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Re: End of the age or End of the world.
« Reply #16 on: Sat Feb 29, 2020 - 12:40:20 »
That may be my problem. I am not a little schoolboy.

Easter and Passover mean the same?

Not even close.

You should know that Passover, or Pesach in Hebrew, is one of the Jewish religion's most sacred and widely observed holidays. Passover commemorates the story of the Israelites' departure from ancient Egypt, which appears in the Hebrew Bible's books of Exodus, Numbers and Deuteronomy,

The Passover Seder is an occasion for praise and thanksgiving and for re-dedication to the idea of liberation.

Jesus celebrated the Passover dinner where He instituted what we refer to as Holy Communion.

While they were eating, Jesus took a loaf of bread, and after blessing it, he broke it, gave it to the disciples, and said, “Take, eat; this is my body.” Then he took a cup, and after giving thanks, he gave it to them, saying, “Drink from it, all of you; for this is my blood of the covenant, which is poured out for many for the forgiveness of sins.”—Matthew 26:26–28

And we know that

The event described in Matthew 26:26–28 (also in Mark 14:22–25 and Luke 22:14–23) is known as the Last Supper. It was Jesus’ last meal with his disciples before his crucifixion. In that meal, which was a Passover meal,

Easter is the most important and oldest festival of the Christian Church, celebrating the resurrection of Jesus Christ and held (in the Western Church) between March 21 and April 25, on the first Sunday after the first full moon following the northern spring equinox.

Easter, also called Pascha (Greek, Latin) or Resurrection Sunday, is a festival and holiday commemorating the resurrection of Jesus from the dead,

Two celebrations for entirely different reasons.

When the Marys arrived at Jesus' tomb, it was the first day of the week. It followed the Sabbath. Which followed the Passover of the last supper. And there was no understanding when they went there that He would be gone. No reason to celebrate. They were going to properly care for His body as they thought He was dead.

There is no way the term Easter should have been applied to this day in Acts 12:4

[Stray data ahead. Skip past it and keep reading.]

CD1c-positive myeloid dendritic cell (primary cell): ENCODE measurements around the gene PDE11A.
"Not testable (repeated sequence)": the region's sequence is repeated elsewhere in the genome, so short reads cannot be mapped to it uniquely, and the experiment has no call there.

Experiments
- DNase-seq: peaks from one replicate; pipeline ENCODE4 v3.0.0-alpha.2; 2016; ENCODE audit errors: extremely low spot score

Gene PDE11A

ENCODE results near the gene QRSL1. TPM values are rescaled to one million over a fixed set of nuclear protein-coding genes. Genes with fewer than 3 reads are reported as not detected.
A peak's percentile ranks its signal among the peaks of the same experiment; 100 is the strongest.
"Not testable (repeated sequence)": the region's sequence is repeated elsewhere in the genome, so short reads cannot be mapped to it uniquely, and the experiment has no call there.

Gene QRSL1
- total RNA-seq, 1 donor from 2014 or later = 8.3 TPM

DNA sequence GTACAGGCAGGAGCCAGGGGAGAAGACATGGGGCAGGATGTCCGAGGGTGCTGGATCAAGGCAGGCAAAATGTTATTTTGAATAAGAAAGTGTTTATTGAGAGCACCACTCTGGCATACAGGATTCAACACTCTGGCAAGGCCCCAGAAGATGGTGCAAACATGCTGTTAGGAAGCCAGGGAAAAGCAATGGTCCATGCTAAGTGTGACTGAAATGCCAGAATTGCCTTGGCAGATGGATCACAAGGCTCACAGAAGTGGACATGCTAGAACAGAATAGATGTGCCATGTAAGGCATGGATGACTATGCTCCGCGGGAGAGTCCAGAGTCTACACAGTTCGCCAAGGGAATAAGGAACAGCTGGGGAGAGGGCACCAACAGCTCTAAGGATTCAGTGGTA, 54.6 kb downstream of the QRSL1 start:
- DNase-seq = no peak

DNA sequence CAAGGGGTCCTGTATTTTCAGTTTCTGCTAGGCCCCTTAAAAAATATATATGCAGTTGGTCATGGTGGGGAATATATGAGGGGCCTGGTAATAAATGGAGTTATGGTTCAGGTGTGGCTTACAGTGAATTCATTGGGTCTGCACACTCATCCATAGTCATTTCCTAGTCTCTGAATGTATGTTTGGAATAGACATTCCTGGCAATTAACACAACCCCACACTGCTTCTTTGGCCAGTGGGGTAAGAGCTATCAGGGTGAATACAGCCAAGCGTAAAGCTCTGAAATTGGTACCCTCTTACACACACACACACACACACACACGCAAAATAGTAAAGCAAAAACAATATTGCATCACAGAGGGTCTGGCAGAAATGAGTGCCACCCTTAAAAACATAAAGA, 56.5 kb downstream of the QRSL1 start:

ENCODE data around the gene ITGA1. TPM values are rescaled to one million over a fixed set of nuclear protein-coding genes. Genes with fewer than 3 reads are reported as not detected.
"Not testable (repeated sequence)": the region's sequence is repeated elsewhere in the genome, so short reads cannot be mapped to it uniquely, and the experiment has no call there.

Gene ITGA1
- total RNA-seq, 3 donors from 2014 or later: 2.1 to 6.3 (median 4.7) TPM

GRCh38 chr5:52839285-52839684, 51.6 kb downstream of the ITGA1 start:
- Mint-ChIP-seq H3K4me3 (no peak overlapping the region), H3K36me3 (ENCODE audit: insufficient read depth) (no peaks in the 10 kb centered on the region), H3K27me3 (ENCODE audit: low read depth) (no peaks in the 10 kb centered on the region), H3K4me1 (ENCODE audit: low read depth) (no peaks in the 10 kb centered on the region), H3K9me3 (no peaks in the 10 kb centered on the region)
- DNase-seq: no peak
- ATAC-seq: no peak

The Kings men got it wrong

From KJV

3 And because he saw it pleased the Jews, he proceeded further to take Peter also. (Then were the days of unleavened bread)

The days of unleavened bread were, of course, Passover.  The celebration of the Jews

4 And when he had apprehended him, he put him in prison, and delivered him to four quaternions of soldiers to keep him; intending after Easter to bring him forth to the people.

There was no Easter as it was not being celebrated.

God never commanded an Easter celebration, and certainly not one that could tie back into Pagan beliefs. He did, however , command Passover.

Remember:
Although most who profess Christianity now celebrate it, Easter-Sunday was not observed by the second century Christians in Asia Minor. They observed Passover.

so the Kings men got it wrong....

Now, if you are comfortable with Easter being in KJ... fine.

But do not equate the two as meaning the same. They dont.

You are right about the difference between Easter and Passover. Easter is a stand alone high day or "Feast of the Lord" created by religious men with roots in Paganism. Paul warned against partaking of such observances in 1 Cor. 10.

"7 Neither be ye idolaters, as were some of them; as it is written, The people sat down to eat and drink, and rose up to play."

He got this teaching from Ex. 32.

Ex. 32: 4 And he received them at their hand, and fashioned it with a graving tool, after he had made it a molten calf: and they said, These be thy gods, O Israel, which brought thee up out of the land of Egypt. (Depicting the Jews belief that it was the blood of Bulls that cleansed their sin and not the Lamb of God)

5 And when Aaron saw it, he built an altar before it; and Aaron made proclamation, and said, To morrow is a feast to the LORD.

6 And they rose up early on the morrow, and offered burnt offerings, and brought peace offerings; and the people sat down to eat and to drink, and rose up to play.

7 And the LORD said unto Moses, Go, get thee down; for thy people, which thou broughtest out of the land of Egypt, have corrupted themselves:

Much the same way that modern religions have created an image of God in the likeness of some very handsome, men's hair shampoo model, born Dec. 25th, who died on Friday night and raised from the dead early Sunday morning.

Passover, in contrast, was not a stand alone high day from man. It was taught to God's People since the beginning and was followed immediately by "Feast of Unleavened bread" signifying a simple Salvation plan for God's People. Place HIS Blood (life) on our works and mind (Walk as He walked) to be spared by the death angel, and then "Go and sin no more", with His Help, as foreshadowed by Israel, following Moses, departing sin (Egypt) in haste, and observed by ridding the "leaven" (sin) out of our house (Temple, mind) for 7 days, representing our life. ("He that endures to the end shall be saved").